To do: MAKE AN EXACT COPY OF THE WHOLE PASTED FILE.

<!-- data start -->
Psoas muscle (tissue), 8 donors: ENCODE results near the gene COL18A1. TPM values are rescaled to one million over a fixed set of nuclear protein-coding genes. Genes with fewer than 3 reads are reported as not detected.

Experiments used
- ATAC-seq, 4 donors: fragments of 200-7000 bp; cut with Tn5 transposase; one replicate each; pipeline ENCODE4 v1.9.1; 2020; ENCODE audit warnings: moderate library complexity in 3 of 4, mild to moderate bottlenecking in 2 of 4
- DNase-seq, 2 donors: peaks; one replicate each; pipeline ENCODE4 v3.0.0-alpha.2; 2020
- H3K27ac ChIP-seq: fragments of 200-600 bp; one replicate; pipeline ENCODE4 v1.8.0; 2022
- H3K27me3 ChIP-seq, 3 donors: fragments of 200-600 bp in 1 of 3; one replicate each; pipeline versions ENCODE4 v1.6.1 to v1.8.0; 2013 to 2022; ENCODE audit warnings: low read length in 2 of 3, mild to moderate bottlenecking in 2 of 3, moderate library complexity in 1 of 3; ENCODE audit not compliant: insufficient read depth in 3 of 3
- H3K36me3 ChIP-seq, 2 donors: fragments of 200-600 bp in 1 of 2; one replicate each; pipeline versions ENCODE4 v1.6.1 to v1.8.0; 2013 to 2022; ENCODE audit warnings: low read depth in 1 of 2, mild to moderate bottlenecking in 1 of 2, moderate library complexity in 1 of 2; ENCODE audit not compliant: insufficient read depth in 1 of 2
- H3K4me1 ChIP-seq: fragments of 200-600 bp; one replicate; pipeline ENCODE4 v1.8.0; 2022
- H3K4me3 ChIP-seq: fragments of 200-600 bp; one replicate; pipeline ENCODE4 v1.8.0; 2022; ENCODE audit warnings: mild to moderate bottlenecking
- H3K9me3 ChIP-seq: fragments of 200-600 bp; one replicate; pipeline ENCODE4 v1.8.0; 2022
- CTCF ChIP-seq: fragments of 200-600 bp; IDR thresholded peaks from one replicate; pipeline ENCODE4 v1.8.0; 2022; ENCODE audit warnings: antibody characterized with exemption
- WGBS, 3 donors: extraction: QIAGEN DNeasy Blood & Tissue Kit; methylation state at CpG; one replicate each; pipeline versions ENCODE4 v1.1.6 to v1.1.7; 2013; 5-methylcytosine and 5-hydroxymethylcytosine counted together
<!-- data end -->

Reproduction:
Psoas muscle (tissue), 8 donors: ENCODE results near the gene COL18A1. TPM values are rescaled to one million over a fixed set of nuclear protein-coding genes. Genes with fewer than 3 reads are reported as not detected.

Experiments used
- ATAC-seq, 4 donors: fragments of 200-7000 bp; cut with Tn5 transposase; one replicate each; pipeline ENCODE4 v1.9.1; 2020; ENCODE audit warnings: moderate library complexity in 3 of 4, mild to moderate bottlenecking in 2 of 4
- DNase-seq, 2 donors: peaks; one replicate each; pipeline ENCODE4 v3.0.0-alpha.2; 2020
- H3K27ac ChIP-seq: fragments of 200-600 bp; one replicate; pipeline ENCODE4 v1.8.0; 2022
- H3K27me3 ChIP-seq, 3 donors: fragments of 200-600 bp in 1 of 3; one replicate each; pipeline versions ENCODE4 v1.6.1 to v1.8.0; 2013 to 2022; ENCODE audit warnings: low read length in 2 of 3, mild to moderate bottlenecking in 2 of 3, moderate library complexity in 1 of 3; ENCODE audit not compliant: insufficient read depth in 3 of 3
- H3K36me3 ChIP-seq, 2 donors: fragments of 200-600 bp in 1 of 2; one replicate each; pipeline versions ENCODE4 v1.6.1 to v1.8.0; 2013 to 2022; ENCODE audit warnings: low read depth in 1 of 2, mild to moderate bottlenecking in 1 of 2, moderate library complexity in 1 of 2; ENCODE audit not compliant: insufficient read depth in 1 of 2
- H3K4me1 ChIP-seq: fragments of 200-600 bp; one replicate; pipeline ENCODE4 v1.8.0; 2022
- H3K4me3 ChIP-seq: fragments of 200-600 bp; one replicate; pipeline ENCODE4 v1.8.0; 2022; ENCODE audit warnings: mild to moderate bottlenecking
- H3K9me3 ChIP-seq: fragments of 200-600 bp; one replicate; pipeline ENCODE4 v1.8.0; 2022
- CTCF ChIP-seq: fragments of 200-600 bp; IDR thresholded peaks from one replicate; pipeline ENCODE4 v1.8.0; 2022; ENCODE audit warnings: antibody characterized with exemption
- WGBS, 3 donors: extraction: QIAGEN DNeasy Blood & Tissue Kit; methylation state at CpG; one replicate each; pipeline versions ENCODE4 v1.1.6 to v1.1.7; 2013; 5-methylcytosine and 5-hydroxymethylcytosine counted together